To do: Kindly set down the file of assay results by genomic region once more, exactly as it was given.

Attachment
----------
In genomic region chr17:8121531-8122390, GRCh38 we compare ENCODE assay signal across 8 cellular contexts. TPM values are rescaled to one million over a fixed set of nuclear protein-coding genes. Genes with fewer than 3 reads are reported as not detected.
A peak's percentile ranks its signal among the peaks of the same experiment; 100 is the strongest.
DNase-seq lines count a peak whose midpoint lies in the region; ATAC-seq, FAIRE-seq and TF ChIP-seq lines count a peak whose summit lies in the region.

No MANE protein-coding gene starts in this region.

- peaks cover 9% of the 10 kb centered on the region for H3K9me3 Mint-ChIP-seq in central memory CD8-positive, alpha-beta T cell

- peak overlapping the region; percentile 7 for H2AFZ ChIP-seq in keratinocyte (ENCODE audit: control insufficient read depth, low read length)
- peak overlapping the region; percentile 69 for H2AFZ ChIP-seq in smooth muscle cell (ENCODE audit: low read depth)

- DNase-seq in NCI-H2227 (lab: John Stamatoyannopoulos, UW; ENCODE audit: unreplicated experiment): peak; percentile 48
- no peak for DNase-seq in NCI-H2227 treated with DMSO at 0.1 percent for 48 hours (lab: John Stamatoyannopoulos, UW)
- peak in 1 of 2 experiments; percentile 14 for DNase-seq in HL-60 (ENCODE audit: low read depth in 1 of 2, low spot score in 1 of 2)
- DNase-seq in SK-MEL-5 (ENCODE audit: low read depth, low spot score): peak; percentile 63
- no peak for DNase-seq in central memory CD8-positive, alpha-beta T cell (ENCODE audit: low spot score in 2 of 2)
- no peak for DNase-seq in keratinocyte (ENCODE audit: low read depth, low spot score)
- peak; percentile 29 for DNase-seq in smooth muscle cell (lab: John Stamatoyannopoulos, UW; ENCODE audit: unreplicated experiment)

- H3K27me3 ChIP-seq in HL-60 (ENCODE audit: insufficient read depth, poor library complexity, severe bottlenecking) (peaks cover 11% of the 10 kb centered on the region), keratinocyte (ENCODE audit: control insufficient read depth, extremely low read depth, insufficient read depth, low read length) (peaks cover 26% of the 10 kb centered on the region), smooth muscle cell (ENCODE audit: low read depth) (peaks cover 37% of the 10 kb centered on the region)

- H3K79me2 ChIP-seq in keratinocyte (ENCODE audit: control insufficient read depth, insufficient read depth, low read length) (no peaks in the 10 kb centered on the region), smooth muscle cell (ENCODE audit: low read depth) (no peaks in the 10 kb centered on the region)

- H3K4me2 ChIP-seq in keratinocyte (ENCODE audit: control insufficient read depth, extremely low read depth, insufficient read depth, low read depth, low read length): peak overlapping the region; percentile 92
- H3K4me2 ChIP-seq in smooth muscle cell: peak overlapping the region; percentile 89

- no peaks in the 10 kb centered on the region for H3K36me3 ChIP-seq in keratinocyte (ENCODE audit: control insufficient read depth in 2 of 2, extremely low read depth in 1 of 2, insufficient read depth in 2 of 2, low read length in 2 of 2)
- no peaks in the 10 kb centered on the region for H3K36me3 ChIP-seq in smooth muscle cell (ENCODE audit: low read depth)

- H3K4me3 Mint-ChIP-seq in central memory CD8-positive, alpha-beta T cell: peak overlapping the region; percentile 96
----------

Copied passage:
In genomic region chr17:8121531-8122390, GRCh38 we compare ENCODE assay signal across 8 cellular contexts. TPM values are rescaled to one million over a fixed set of nuclear protein-coding genes. Genes with fewer than 3 reads are reported as not detected.
A peak's percentile ranks its signal among the peaks of the same experiment; 100 is the strongest.
DNase-seq lines count a peak whose midpoint lies in the region; ATAC-seq, FAIRE-seq and TF ChIP-seq lines count a peak whose summit lies in the region.

No MANE protein-coding gene starts in this region.

- peaks cover 9% of the 10 kb centered on the region for H3K9me3 Mint-ChIP-seq in central memory CD8-positive, alpha-beta T cell

- peak overlapping the region; percentile 7 for H2AFZ ChIP-seq in keratinocyte (ENCODE audit: control insufficient read depth, low read length)
- peak overlapping the region; percentile 69 for H2AFZ ChIP-seq in smooth muscle cell (ENCODE audit: low read depth)

- DNase-seq in NCI-H2227 (lab: John Stamatoyannopoulos, UW; ENCODE audit: unreplicated experiment): peak; percentile 48
- no peak for DNase-seq in NCI-H2227 treated with DMSO at 0.1 percent for 48 hours (lab: John Stamatoyannopoulos, UW)
- peak in 1 of 2 experiments; percentile 14 for DNase-seq in HL-60 (ENCODE audit: low read depth in 1 of 2, low spot score in 1 of 2)
- DNase-seq in SK-MEL-5 (ENCODE audit: low read depth, low spot score): peak; percentile 63
- no peak for DNase-seq in central memory CD8-positive, alpha-beta T cell (ENCODE audit: low spot score in 2 of 2)
- no peak for DNase-seq in keratinocyte (ENCODE audit: low read depth, low spot score)
- peak; percentile 29 for DNase-seq in smooth muscle cell (lab: John Stamatoyannopoulos, UW; ENCODE audit: unreplicated experiment)

- H3K27me3 ChIP-seq in HL-60 (ENCODE audit: insufficient read depth, poor library complexity, severe bottlenecking) (peaks cover 11% of the 10 kb centered on the region), keratinocyte (ENCODE audit: control insufficient read depth, extremely low read depth, insufficient read depth, low read length) (peaks cover 26% of the 10 kb centered on the region), smooth muscle cell (ENCODE audit: low read depth) (peaks cover 37% of the 10 kb centered on the region)

- H3K79me2 ChIP-seq in keratinocyte (ENCODE audit: control insufficient read depth, insufficient read depth, low read length) (no peaks in the 10 kb centered on the region), smooth muscle cell (ENCODE audit: low read depth) (no peaks in the 10 kb centered on the region)

- H3K4me2 ChIP-seq in keratinocyte (ENCODE audit: control insufficient read depth, extremely low read depth, insufficient read depth, low read depth, low read length): peak overlapping the region; percentile 92
- H3K4me2 ChIP-seq in smooth muscle cell: peak overlapping the region; percentile 89

- no peaks in the 10 kb centered on the region for H3K36me3 ChIP-seq in keratinocyte (ENCODE audit: control insufficient read depth in 2 of 2, extremely low read depth in 1 of 2, insufficient read depth in 2 of 2, low read length in 2 of 2)
- no peaks in the 10 kb centered on the region for H3K36me3 ChIP-seq in smooth muscle cell (ENCODE audit: low read depth)

- H3K4me3 Mint-ChIP-seq in central memory CD8-positive, alpha-beta T cell: peak overlapping the region; percentile 96